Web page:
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IPC Overview and Classification System

The Integrated Food Security Phase Classification (IPC) is an innovative multi-partner initiative for improving food security and nutrition analysis and decision-making. By using the IPC classification and analytical approach, Governments, UN Agencies, NGOs, civil society and other relevant actors, work together to determine the severity and magnitude of acute and chronic food insecurity, and acute malnutrition situations in a country, according to internationally-recognised scientific standards.

The main goal of the IPC is to provide decision-makers with a rigorous, evidence- and consensus-based analysis of food insecurity and acute malnutrition situations, to inform emergency responses as well as medium- and long-term policy and programming.

The IPC was originally developed in 2004 to be used in Somalia by FAO’s Food Security and Nutrition Analysis Unit (FSNAU). Since then, a global partnership of 13 organizations is leading the development and implementation of the IPC at global, regional and country level. With over 10 years of application, the IPC has proved to be one of the best practices in the global food security field, and a model of collaboration in over 30 countries in Latin America, Africa and Asia.

IPC IS

A common global system for classifying the severity and magnitude of the food insecurity and malnutrition situation and identifying its key drivers

There are three IPC classifications that distinguish Acute Food Insecurity, Chronic Food Insecurity and Acute Malnutrition, as specific decisions are needed to address each condition. The IPC is conducted according to four mutually supporting functions: (1) Building technical consensus, (2) Classifying severity and identifying drivers, (3) Communicating for action; and (4) Ensuring adherence to protocols. Each function has a specific purpose and a set of guiding protocols to follow, to ensure that the IPC analyses are rigorous, neutral and accountable.

A platform for building evidence-based technical consensus among key stakeholders

Situations involving food insecure and malnourished populations always involve multiple stakeholders and agencies, whose actions are much more effective if there is technical consensus on the underlying situation analysis. By providing a set of definitions and standards for classifying the diverse food insecurity scenarios and their impact on human lives and livelihoods, the IPC makes it easier for multi-sectoral stakeholders to identify priorities and facilitate the coordination of response efforts.

A process that consolidates wide-ranging evidence into knowledge for taking action towards food security and nutrition

The IPC makes the best use of the evidence available through a transparent, traceable, and rigorous process. In so doing, the IPC aims to simplify complex analyses of food insecurity and malnutrition situations and provide a “big picture”; the best assessment of the situation in terms of how many people are food insecure and/or acutely malnourished; when, where and the extent of food insecurity and/or malnutrition; and why this is happening. By using international standards, IPC results allow for area comparison; tracking the severity of the situations over time; indicating changes in food insecure situations, and critically, changes in the required responses.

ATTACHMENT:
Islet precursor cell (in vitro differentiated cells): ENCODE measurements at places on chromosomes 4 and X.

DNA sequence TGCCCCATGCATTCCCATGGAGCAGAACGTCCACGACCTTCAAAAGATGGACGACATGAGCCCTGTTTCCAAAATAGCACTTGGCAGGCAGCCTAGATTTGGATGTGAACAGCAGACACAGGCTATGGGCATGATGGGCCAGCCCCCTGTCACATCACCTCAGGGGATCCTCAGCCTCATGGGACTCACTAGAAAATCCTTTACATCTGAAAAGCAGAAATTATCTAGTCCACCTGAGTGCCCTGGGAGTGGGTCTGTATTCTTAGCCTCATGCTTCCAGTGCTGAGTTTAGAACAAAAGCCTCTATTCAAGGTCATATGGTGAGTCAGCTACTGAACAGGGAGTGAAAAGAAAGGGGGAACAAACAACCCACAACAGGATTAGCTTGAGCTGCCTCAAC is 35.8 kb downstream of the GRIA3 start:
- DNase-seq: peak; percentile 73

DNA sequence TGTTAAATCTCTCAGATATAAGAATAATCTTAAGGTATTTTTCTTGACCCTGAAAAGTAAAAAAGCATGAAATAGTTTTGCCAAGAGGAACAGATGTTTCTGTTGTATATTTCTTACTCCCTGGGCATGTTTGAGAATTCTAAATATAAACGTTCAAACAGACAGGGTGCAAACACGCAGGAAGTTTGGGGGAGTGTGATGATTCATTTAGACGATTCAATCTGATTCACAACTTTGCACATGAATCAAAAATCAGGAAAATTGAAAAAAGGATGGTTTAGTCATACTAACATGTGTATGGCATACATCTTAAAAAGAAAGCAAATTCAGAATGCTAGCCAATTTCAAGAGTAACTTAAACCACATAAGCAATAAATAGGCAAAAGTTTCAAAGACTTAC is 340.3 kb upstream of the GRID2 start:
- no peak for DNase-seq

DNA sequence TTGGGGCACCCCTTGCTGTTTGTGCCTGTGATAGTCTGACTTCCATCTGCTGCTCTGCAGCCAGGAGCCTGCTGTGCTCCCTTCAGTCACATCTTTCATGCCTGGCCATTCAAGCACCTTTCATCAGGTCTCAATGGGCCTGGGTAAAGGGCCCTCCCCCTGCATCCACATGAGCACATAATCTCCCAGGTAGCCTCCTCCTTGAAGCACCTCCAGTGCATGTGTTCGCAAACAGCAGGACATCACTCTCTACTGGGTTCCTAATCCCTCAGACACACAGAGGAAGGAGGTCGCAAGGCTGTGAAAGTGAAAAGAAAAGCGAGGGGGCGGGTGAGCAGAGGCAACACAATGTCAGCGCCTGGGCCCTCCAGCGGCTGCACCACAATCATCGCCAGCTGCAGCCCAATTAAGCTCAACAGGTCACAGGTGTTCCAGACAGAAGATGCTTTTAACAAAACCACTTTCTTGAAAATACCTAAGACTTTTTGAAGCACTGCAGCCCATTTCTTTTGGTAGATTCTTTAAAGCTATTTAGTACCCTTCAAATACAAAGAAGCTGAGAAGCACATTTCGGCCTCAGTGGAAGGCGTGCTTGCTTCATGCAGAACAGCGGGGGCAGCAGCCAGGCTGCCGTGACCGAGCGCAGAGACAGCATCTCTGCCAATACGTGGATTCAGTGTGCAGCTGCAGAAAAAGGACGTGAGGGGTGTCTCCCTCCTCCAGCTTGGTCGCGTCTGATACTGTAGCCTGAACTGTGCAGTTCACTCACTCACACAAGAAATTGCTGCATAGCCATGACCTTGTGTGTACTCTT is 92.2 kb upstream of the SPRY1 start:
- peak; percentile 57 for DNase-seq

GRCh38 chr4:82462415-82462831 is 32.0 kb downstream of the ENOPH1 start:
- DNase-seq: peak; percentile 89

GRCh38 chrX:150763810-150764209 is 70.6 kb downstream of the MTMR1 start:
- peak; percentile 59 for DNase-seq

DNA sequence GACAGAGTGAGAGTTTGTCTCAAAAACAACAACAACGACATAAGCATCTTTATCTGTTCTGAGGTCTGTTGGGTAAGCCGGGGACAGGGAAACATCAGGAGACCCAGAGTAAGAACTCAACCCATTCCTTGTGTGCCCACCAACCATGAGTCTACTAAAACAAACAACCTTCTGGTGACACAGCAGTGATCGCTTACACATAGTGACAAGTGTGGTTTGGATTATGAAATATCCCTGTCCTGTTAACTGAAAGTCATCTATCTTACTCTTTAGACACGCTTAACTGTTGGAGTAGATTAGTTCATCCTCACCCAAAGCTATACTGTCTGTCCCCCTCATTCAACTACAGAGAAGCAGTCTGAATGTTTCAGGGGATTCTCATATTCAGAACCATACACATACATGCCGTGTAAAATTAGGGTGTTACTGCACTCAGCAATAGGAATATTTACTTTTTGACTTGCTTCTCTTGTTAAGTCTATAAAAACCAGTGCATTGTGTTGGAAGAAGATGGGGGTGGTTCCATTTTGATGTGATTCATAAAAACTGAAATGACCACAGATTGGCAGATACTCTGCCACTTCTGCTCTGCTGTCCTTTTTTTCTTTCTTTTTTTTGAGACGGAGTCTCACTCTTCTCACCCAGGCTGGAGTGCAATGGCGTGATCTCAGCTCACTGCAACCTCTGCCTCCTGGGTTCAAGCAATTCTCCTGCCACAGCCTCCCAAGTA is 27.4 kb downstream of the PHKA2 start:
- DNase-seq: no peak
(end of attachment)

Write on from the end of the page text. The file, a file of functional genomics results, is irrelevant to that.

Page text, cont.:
IPC Classification

The IPC Classification System distinguishes and links acute food insecurity, chronic food insecurity and acute malnutrition to support more strategic and better coordinated responses.

The protocols used by the IPC are harmonized across the three individual scales (IPC Acute Food Insecurity, IPC Chronic Food Insecurity, and IPC Acute Malnutrition). This allows for the analysis of linkages between the three conditions and the possibility of detangling acute food insecurity, chronic food insecurity and acute malnutrition, in support of a more strategic response analysis.

Acute Food Insecurity

Chronic Food Insecurity

Acute Malnutrition

Strategic Guidance to Actions

Short-term objectives to prevent or decrease severe food insecurity that threatens lives or livelihoods.

Medium- and long-term improvement of the quality and quantity of food consumption for an active and healthy life.

Short- and long-term objectives to prevent or decrease high levels of acute malnutrition.

Specific Area of Interest

Food insecurity found at a specific point in time and of a severity that threatens lives or livelihoods, or both, regardless of the causes, context or duration.

Food insecurity that persists over time, mainly due to structural causes, including intra-annual seasonal food insecurity.

Global Acute Malnutrition (GAM) is expressed by thinness of individuals and/or presence of oedema.

Classification Scale

5 Severity Phases

4 Severity Levels

5 Severity Phases

(1) Minimal/None

(2) Stressed

(3) Crisis

(4) Emergency

(5) Catastrophe/Famine

(1) Minimal or no CFI

(2) Mild CFI

(3) Moderate CFI

(4) Severe CFI

(1) Acceptable

(2) Alert

(3) Serious

(4) Critical

(5) Extreme Critical

Analytical Focus

Identifying areas with large proportion of households with significant food energy gaps or livelihood change strategies that can endanger lives or livelihoods.

Identifying areas with large proportion of households with long-term inability to meet adequate food requirements both in terms of energy and micronutrient needs.

Identifying areas with large proportion of children wasted and/or with oedema.

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